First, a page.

It isn’t really breaking news, as he wrote in the 70s, but I couldn’t pass up such a good title. Gleason Archer has written the most definitive short refutation of the Documentary Hypothesis. Some of these are Archer’s summarizing even moderate accounts, but even then they place JEDP under extreme tension.
- In some J and E stories the accounts are obviously of ancient origin, even if finalized after the exile. This means that J and E, assuming they exist, are much more ancient than 850 BC (105).
- P passages show both post-exilic composition but contains many legal regulations, which point to pre-exilic conditions.
- It is circular reasoning. It posits its conclusion (the bible is a naturalistic document) as its underlying premise (there can be no such thing as supernatural revelation).
- Any time contrary evidence is presented (e.g., priestly sources within a post-exilic source), it is dismissed as the work of a redactor. Or as Archer puts it, “Whenever the theory is opposed by the very data it is supposed to explain, the troubleshooting team of Redactor and Interpolator, Inc. is called to the rescue” (114).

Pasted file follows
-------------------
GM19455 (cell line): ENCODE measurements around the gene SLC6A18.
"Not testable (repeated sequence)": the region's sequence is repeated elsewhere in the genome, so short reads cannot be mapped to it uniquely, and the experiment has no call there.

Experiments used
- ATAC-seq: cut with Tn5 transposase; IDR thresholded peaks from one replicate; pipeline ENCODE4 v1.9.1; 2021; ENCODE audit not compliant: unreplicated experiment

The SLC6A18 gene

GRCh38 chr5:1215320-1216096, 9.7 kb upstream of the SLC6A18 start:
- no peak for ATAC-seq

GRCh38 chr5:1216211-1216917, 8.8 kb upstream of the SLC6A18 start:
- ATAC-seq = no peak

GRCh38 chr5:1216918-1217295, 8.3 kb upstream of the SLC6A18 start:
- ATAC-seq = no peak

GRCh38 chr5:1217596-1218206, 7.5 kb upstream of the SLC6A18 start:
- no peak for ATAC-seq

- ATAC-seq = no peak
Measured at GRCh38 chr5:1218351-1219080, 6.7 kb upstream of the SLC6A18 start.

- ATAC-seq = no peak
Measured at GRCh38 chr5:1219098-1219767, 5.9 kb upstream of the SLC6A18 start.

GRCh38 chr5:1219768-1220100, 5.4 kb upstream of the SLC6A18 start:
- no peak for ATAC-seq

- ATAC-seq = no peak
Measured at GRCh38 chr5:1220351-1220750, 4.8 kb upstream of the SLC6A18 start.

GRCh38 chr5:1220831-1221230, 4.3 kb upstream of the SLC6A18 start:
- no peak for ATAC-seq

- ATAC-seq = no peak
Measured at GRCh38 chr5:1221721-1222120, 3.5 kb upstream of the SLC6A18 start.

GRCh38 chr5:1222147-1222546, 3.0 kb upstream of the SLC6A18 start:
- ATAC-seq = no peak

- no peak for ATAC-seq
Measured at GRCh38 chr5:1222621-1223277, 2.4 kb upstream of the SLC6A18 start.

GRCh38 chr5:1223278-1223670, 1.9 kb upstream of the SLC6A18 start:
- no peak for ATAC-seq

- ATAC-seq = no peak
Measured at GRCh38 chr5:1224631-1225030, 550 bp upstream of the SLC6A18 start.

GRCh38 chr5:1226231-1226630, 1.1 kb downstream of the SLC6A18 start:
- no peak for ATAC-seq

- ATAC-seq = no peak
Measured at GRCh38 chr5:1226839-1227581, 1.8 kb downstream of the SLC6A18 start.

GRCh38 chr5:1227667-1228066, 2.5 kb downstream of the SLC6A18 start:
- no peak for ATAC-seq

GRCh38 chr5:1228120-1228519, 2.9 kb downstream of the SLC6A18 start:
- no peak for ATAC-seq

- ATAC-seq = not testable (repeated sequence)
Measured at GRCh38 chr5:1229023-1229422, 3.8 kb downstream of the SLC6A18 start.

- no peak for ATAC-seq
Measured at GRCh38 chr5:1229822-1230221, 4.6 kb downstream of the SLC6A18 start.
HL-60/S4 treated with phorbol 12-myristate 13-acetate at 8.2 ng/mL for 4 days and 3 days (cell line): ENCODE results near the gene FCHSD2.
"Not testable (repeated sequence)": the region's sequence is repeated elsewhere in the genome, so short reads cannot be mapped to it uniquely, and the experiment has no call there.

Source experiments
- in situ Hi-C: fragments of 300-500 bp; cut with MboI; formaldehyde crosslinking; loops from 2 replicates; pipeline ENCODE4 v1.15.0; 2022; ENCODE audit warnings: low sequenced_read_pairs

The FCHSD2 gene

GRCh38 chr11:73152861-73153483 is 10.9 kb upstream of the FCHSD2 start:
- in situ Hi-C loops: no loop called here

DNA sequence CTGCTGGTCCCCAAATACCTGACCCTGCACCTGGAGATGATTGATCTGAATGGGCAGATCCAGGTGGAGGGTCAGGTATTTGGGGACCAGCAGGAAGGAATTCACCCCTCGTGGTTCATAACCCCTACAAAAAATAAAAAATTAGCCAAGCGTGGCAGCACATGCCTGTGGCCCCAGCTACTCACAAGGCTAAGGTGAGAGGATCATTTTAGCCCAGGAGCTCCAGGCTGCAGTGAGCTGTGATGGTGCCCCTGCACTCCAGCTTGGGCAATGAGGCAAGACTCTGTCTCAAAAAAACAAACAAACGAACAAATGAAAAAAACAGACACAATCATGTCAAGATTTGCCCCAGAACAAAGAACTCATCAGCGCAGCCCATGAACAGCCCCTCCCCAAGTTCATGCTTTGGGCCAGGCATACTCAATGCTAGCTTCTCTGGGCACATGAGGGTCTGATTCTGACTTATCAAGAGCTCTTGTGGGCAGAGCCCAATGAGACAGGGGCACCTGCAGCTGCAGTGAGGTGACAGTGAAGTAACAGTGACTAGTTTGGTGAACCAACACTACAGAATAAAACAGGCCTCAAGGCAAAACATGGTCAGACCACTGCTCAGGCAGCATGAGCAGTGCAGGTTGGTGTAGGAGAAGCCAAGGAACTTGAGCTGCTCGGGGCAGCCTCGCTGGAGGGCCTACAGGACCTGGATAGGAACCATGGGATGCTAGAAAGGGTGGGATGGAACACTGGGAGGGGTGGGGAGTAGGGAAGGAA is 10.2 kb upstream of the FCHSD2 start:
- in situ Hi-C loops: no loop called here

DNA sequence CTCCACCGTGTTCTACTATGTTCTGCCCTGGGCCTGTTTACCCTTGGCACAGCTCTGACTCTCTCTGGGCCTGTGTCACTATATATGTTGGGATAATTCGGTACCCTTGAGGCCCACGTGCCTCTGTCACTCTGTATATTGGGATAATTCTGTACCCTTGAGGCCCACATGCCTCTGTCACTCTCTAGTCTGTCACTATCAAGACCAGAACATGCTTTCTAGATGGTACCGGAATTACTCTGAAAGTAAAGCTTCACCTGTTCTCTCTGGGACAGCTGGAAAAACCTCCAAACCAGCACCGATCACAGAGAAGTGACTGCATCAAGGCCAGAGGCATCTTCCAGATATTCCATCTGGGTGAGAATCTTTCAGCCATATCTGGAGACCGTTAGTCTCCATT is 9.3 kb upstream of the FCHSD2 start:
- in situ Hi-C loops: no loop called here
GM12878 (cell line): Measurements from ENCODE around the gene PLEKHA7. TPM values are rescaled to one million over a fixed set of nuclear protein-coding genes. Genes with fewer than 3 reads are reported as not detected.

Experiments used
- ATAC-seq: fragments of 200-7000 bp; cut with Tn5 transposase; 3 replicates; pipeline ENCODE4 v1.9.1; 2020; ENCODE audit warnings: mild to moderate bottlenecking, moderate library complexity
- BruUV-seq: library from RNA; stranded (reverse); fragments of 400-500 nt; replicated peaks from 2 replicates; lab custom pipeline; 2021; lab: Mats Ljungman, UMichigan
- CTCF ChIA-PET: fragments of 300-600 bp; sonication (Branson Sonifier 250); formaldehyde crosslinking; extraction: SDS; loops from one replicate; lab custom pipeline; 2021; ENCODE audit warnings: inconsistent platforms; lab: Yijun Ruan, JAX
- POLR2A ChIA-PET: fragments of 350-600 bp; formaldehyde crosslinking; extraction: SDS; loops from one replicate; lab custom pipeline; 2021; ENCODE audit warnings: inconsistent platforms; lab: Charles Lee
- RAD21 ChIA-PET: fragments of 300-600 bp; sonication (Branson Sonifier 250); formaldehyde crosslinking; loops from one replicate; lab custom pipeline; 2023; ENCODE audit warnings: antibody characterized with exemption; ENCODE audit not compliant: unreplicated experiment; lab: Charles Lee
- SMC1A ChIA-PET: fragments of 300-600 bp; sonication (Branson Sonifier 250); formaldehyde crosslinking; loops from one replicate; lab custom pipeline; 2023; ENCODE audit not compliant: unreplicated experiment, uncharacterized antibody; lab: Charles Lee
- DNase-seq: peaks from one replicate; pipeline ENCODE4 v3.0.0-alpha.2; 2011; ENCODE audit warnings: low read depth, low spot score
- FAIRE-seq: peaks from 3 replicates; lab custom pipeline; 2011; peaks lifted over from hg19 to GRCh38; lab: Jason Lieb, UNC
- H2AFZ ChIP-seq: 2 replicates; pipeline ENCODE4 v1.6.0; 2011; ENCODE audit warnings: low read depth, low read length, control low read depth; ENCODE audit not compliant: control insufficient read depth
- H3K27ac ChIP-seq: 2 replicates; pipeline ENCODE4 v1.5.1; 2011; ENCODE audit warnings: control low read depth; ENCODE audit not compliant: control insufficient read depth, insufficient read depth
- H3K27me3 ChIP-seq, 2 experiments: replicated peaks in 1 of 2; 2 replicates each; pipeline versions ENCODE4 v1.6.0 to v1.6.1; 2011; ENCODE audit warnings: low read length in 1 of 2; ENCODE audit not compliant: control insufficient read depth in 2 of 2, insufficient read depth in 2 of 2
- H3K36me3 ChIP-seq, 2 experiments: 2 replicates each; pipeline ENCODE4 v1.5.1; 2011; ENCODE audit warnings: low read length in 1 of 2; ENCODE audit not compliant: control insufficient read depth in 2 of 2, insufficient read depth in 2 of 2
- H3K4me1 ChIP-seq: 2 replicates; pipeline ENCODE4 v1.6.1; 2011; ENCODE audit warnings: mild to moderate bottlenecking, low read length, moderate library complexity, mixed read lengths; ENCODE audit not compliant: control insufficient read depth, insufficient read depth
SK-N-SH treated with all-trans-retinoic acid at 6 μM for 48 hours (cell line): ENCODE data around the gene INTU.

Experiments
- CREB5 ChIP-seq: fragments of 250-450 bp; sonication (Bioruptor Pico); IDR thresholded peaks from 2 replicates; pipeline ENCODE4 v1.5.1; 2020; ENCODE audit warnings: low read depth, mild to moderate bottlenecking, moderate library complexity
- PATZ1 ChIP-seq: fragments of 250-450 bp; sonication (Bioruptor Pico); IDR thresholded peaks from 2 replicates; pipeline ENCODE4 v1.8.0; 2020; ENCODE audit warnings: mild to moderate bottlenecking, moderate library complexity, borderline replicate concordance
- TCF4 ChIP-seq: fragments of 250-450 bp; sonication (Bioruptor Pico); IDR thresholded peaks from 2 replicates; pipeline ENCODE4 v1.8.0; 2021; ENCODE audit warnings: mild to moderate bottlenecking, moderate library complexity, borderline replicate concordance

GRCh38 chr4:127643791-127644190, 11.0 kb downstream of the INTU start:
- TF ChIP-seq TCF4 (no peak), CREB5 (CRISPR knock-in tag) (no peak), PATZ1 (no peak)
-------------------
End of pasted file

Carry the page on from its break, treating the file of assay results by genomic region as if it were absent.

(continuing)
- The documentarians operate under the strange assumption that the Hebrews were the only people in history incapable of using more than one name for God, more than one origins story, etc. Apply the same criteria with Milton or CS Lewis and you have idiocy.
- “With highly questionable self-confidence, the Wellhausen school has assumed that modern European critics, who have no other ancient Hebrew literature with which to compare….can with scientific reliability fix the date of composition for each document” (116).